One of the important applications of Phase –lock loop is described by Yinqing. According to him Phase-lock loops are widely used in carrier synchronization and bit synchronization systems to improve their synchronization properties. Phase-lock loops are used in synchronization systems due to their tracking, narrow band filtering and memory properties. [Yinqing,, 1991].
Another important application of Phase –lock loop as frequency synthesizer and its model is described by Yang in 1997. Yang developed a model of a phase-locked loop (PLL) - based frequency synthesizer. The voltagecontrolled oscillator (VCO) utilizing a ring of single-ended current-steering amplifiers (CSA) provides low noise, wide operating frequencies, and operation over a wide range of power supply voltage. A programmable charge pump circuit automatically configures the loop gain and optimizes it over the whole frequency range. The measured PLL frequency ranges are 0.3–165 MHz and 0.3–100 MHz at 5 V and 3 V supplies, respectively. The peak-to-peak jitter is 81 ps (13 ps rms) at 100 MHz. The chip is fabricated with a standard 0.8-m n-well CMOS process. The chip is implemented in a standard 0.8- m CMOS process. [Yang, 1997]
From the continuous survey it is observed that foundry of technology and supply voltage range is continuously decreases with the advancement of technology. Phase-lock loop with 0.35- m CMOS technology at a supply voltage of 1.8 V has been designed in 2002.Chen and Sheen presented a phase-locked loop for clock generation that consists of a phase/frequency detector, charge pump, loop filter, range-programmable voltage-controlled ring oscillator, and programmable divider. Circuits as having low power dissipation, is widely adopted. The modified phase detector and charge pump have been extensively used to enhance the performance of the PLL. By applying the TSMC 0.35- m CMOS technology, the proposed phase-locked loop that uses the power-switch scheme can yield clock signals ranging from 103 MHz to 1.02 GHz at a supply voltage of 1.8 V. Moreover, power dissipation that is proportional to the number of paralleled inverter rings is measured with 1.32 to 4.59 mW. By using the TSMC 0.35- m CMOS technology, the designed PLL using the power-switch scheme can generate clock frequencies ranging from 103 MHz to 1.02 GHz with a power dissipation ranging from 1.32 to 4.59 mW, at a supply voltage of 1.8 V. [Chen and Sheen, 2002]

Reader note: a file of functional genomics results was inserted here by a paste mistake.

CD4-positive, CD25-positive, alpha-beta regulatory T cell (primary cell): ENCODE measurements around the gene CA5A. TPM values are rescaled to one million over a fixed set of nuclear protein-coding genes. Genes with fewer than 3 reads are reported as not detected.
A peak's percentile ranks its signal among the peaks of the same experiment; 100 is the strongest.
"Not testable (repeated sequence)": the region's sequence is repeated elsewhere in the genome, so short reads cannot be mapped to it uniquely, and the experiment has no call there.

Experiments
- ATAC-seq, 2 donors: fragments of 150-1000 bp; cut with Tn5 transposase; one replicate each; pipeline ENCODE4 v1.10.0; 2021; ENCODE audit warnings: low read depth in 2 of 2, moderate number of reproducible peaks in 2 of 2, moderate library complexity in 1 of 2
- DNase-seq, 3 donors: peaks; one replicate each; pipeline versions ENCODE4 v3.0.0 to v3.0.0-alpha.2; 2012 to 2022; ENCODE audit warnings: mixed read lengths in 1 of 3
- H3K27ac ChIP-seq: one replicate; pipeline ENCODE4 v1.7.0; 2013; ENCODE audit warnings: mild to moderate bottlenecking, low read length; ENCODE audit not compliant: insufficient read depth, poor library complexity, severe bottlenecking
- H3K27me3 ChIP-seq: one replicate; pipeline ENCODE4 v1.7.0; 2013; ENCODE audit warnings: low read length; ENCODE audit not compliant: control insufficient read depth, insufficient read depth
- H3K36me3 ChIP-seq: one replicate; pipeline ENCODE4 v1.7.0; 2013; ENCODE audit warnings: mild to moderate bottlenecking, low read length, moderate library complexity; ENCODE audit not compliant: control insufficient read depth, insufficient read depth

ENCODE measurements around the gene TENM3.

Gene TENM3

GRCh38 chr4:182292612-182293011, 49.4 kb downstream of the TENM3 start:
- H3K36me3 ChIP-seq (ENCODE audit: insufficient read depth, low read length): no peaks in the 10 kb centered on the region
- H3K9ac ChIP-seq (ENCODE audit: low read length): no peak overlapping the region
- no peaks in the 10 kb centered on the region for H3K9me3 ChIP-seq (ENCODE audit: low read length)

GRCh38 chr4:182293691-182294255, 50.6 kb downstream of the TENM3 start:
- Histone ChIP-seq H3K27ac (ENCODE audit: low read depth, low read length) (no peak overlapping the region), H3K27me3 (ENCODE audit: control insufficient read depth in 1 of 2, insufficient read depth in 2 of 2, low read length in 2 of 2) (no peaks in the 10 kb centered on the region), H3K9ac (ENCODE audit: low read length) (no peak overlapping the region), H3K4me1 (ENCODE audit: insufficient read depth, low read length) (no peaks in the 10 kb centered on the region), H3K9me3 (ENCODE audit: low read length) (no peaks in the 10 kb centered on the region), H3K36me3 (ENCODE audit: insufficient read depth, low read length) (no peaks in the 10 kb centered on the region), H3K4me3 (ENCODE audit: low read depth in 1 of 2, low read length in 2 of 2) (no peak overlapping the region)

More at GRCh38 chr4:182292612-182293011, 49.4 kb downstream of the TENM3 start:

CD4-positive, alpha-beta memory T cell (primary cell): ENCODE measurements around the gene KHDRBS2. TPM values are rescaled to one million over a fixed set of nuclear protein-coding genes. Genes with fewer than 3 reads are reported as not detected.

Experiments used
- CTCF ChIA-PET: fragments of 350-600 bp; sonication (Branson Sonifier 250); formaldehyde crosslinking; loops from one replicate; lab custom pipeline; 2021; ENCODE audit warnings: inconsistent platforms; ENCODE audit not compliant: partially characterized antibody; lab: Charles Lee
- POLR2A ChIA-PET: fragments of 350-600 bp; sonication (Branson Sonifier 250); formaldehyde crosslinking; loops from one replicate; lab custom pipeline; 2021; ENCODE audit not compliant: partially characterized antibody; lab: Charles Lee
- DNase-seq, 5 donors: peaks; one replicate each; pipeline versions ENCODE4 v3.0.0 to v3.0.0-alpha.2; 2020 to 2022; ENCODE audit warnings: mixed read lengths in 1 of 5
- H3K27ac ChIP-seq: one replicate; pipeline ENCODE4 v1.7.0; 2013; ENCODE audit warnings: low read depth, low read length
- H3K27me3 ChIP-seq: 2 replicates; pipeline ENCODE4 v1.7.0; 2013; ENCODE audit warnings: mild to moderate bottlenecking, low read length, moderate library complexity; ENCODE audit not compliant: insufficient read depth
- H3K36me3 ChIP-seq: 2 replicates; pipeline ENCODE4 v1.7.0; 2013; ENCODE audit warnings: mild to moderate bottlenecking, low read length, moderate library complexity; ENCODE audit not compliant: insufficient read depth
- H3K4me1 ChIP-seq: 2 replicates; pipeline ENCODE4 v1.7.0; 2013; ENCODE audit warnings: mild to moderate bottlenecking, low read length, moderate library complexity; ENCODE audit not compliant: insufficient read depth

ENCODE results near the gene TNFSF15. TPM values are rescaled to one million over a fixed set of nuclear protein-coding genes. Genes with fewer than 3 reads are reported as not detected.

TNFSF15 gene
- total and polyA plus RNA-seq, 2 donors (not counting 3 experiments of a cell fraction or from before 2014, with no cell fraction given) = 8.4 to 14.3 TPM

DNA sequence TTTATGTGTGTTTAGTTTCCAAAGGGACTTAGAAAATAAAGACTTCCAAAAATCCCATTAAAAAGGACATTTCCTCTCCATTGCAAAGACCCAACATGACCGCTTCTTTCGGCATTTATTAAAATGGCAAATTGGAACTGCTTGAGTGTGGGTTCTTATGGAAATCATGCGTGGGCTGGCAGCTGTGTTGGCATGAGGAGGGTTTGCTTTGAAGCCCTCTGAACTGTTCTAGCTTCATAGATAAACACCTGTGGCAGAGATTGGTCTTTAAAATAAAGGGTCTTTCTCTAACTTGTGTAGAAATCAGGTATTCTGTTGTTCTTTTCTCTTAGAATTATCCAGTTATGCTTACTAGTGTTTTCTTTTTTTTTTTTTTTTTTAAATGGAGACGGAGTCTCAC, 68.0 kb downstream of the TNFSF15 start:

Digital phase-locked loops can be classified into two major categories depending on the type of sampling process. 1. Uniform sampling DPLLs 2. Non-uniform sampling DPLLs. The DPLLs can be also classified according to the mechanization of the phase detector into five types as follows namely The flip-flop DPLL, The Nyquist-rate DPLL, The lead-lag DPLL (LLDPLL), a.k.a binary-quantized DPLL and 4. Exclusive-OR DPLL Types 2 above belongs to uniform sampling, while the others belong to non uniform sampling. A brief discussion of each type is given below.

Flip-Flop DPLL

In this type the phase detector is realized by a set-clear flip-flop and a counter. The sinusoidal input signal is converted into a square wave through an operational amplifier acting as a comparator. The output “Q” of the flip-flop is set to logic “1” on the positive-going edge of the comparator, and to logic “0” on the positive-going edge of the digital controlled oscillator (DCO). Hence the duration when Q is at level “1” will be proportional to phase error between the input signal and the DCO. This error is used to gate the counter clock which has a frequency of 2Mfo where fo is the center frequency of the DPLL and 2M is the number of quantization levels of the phase error over period of 2π. The counter is zeroed and starts counting on the positive-going edge of the flip-flop waveform. The content of the counter, No, which is proportional to the phase error, is applied to the N-bit first-order digital filter which consists of proportional and accumulation paths. The output of the digital filter K controls the period of the DCO which consists basically of a programmable divide-by-K counter. It is the phase of the input signal that undergoes non-uniform sampling here rather than the amplitude.